“Nordhoff vs. Ojai”

This article first appeared in the Ojai Valley News in the October 22, 1969 edition. It is reprinted here with their permission. The author is Ed Wenig.

“Nordhoff vs. Ojai
by
Ed Wenig

Legend has that Mrs. A.W. Blumberg, wife of the builder of the first hotel in the Ojai Valley in 1874, insisted on naming the proposed new town “NORDHOFF” because she said, Charles Nordhoff had called attention to the valley. Husband A.W. Blumberg and promoter R.G. Surdam graciously went along with the suggestion.

Nordhoff did write much about California in a book titled “CALIFORNIA For Health, Pleasure and Residence”, but Ojai Valley was not mentioned. He also wrote for newspapers and magazines and, it is said wrote about the valley. The claim is controversial and has not been substantiated, in the view of historians of recent times.

CHARLES NORDHOFF (1830-1901)

In April 1894, Charles Nordhoff did register at the Gally Cottages, and a few days later lectured at the Congregational Church in Nordhoff on “OLD TIMES IN CALIFORNIA.” The local newspaper reported in two columns everything Nordhoff remembered, but he apparently said nothing about visiting the valley before the town was named for him.

In 1894, the people of Ojai Valley were really stirred up about the name “Nordhoff,” for the only town in the valley. The editor of “The Ojai” suggested in an editorial that the matter had been fully discussed, and that every man, woman, and child in the two valleys, resident or visitor, should be polled. The result of such an election would determine whether the question should be forever dropped, or the proper steps be taken to have the name changed.

Feelings run high

Letters literally poured into the editor of “The Ojai” for and against changing the name of the town. Feelings ran high. In a later editorial the editor gave a mild admonition that letters on the subject should be “cleanly worded communications intended for the common good.”

Those who favored changing the name NORDHOFF to OJAI argued that postal clerks throughout the nation were mistaking Nordhoff for Norwalk; that people outside of the valley were confused as to what the post office address really was; that Ojai Valley was losing the effect of much advertising by having another name associated with Ojai; that the name Ojai was unique, the only name of its kind in the whole wide world! One petition was even circulated in east Ojai Valley for the establishment of a new town in the valley to be called “Ojai”.

Those who opposed the name change explained the “Nordhoff” was the name chosen by the people who founded the town 20 years before in honor of Charles Nordhoff, New York writer and traveler, who, they said, had mentioned the Ojai Valley in a newspaper article; that “Nordhoff” had too long been attached to the location to cast it aside unceremoniously.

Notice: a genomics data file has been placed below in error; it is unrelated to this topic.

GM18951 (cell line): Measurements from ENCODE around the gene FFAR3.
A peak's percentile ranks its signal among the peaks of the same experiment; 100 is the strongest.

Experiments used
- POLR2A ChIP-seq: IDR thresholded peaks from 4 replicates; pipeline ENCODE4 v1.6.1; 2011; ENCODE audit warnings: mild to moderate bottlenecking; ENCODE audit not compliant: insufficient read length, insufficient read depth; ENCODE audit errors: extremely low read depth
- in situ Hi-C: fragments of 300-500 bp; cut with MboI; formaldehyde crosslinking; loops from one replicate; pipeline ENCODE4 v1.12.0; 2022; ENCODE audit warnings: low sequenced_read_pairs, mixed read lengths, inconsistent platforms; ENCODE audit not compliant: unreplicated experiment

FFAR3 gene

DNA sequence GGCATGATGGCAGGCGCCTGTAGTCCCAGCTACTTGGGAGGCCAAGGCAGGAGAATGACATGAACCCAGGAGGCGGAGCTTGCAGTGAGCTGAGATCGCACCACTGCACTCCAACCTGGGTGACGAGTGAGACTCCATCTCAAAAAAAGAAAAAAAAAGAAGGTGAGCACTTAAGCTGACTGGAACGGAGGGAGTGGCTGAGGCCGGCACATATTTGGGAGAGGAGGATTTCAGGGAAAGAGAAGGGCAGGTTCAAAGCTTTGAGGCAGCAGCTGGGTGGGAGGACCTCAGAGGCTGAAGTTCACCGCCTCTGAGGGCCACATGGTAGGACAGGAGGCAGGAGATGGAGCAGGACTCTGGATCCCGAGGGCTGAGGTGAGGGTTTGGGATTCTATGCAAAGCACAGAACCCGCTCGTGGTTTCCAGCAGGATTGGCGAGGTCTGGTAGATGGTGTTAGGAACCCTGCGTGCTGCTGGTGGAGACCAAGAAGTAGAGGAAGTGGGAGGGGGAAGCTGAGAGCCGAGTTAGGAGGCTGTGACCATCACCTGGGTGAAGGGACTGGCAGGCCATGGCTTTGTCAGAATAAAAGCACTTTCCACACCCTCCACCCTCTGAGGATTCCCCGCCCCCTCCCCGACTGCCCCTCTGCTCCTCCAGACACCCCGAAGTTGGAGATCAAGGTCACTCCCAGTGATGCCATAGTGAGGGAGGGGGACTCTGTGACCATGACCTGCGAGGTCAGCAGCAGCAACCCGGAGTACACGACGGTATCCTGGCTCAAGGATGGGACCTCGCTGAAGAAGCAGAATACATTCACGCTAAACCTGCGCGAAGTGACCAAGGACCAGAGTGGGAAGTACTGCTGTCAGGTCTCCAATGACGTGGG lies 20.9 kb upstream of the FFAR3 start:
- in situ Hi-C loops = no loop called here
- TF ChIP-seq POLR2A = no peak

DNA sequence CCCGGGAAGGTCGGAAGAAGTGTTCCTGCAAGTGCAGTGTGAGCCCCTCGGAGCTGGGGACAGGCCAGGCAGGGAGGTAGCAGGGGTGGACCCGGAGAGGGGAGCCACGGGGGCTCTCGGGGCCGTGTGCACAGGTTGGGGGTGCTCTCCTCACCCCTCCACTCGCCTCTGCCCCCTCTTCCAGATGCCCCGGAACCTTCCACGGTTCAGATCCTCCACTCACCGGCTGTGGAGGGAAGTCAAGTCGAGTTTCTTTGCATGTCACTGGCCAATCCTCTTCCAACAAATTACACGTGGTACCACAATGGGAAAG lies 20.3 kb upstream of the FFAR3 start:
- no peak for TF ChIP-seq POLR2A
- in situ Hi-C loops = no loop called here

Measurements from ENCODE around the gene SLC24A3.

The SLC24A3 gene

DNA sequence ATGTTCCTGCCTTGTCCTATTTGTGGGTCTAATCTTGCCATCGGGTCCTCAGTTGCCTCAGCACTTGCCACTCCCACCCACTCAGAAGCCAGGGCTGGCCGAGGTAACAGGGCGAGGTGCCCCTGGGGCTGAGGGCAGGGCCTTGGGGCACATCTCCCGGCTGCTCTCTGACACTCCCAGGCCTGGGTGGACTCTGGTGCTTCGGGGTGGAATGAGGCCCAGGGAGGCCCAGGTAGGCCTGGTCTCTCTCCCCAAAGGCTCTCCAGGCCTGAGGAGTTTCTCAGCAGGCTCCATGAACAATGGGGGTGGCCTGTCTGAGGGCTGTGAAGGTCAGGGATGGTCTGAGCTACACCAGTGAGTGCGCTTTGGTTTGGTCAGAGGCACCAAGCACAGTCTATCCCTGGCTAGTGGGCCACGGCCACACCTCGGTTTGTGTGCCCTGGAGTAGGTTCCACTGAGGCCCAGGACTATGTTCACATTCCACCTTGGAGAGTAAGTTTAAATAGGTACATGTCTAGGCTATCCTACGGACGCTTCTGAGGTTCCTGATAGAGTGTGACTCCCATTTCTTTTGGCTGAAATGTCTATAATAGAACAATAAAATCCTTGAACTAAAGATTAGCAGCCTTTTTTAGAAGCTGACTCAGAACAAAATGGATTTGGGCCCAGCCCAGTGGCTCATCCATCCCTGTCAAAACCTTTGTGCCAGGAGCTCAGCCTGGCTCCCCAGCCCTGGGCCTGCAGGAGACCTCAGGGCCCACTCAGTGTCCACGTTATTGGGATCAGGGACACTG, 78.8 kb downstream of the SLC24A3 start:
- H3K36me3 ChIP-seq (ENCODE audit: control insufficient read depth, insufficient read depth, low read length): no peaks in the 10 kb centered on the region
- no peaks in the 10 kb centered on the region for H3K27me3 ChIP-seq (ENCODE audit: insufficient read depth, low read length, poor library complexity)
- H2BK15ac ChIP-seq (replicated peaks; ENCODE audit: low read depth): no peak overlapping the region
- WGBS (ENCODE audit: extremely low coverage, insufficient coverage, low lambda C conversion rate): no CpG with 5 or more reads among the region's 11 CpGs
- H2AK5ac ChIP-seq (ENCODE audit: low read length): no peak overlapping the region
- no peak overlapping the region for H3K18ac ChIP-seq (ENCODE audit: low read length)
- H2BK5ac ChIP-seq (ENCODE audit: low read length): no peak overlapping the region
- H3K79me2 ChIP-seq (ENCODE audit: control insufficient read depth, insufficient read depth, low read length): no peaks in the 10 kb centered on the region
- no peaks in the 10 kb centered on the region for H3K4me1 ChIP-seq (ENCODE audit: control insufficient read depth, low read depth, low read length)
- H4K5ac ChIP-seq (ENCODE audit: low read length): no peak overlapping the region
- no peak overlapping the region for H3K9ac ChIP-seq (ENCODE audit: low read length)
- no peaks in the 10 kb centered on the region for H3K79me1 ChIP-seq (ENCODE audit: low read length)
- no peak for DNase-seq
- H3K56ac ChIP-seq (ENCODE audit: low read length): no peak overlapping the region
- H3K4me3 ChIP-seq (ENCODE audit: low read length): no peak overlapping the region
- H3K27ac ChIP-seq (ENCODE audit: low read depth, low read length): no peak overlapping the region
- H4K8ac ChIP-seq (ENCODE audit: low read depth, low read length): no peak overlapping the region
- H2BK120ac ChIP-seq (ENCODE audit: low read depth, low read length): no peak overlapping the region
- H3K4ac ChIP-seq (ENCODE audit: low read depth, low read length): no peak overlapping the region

Twenty-three years later, without much fanfare, “The Ojai”, on March 31, 1917, carried this notice under the Headline: “Now it’s Ojai”: “This telegram from Washington is self-explanatory. H.R. MORSE, FOOTHILLS HOTEL, YOU MAY ANNOUNCE CHANGE OF NAME FROM NORDHOFF TO OJAI. BEST WISHES. (SIGNED) JAMES D. PHELAN, U. S. SENATOR.”

Footnote: Those who have read “Mutiny on the Bounty” will be interested to know that its co-author, Charles Bernard Nordhoff, who was a student at Thacher School in 1898-1899, was the grandson of the Charles Nordhoff for whom the town was named.

Charles B. Nordhoff in 1918.

The Little Brick Schoolhouse

The Little Brick Schoolhouse by Patty Fry

In 1874, Andy Van Curen circulated a petition for another school that would be closer to the newly established village. As soon as school superintendent F.S.S. Buckman approved it, Abram Blumberg started making the bricks for the structure near where the main tennis courts are today in Libbey Park. A note in a July, 1874 issue of the Ventura Signal, states, “A brick kiln will be burned on the Ojai during the summer.”

One night a mountain lion sauntered through the drying area behind Blumberg’s Nordhoff Hotel and left a paw print in a brick. Blumberg gave this keepsake to his daughter, Inez.

While the bricks were being made, the townspeople immediately erected a temporary schoolhouse on Matilija Stree west of John Montgomery’s house. Soule and Pirie offspring reported in later years that after having lessons in this crude structure for a few months, the students considered the new brick schoolhouse a “palace.”

The oblong brick schoolhouse consisted of one classroom and two anterooms. It had a sixteen-foot ceiling and four windows on each side allowed sunlight in. A drum in the center of the classroom provided necessary heat. The students sat in pairs at double desks and there was a bench in front of the teacher’s desk for reciting. Mrs. Joseph Steepleton, who had previously conducted a private school in her home, accepted the teaching position for the newly established Nordhoff School District.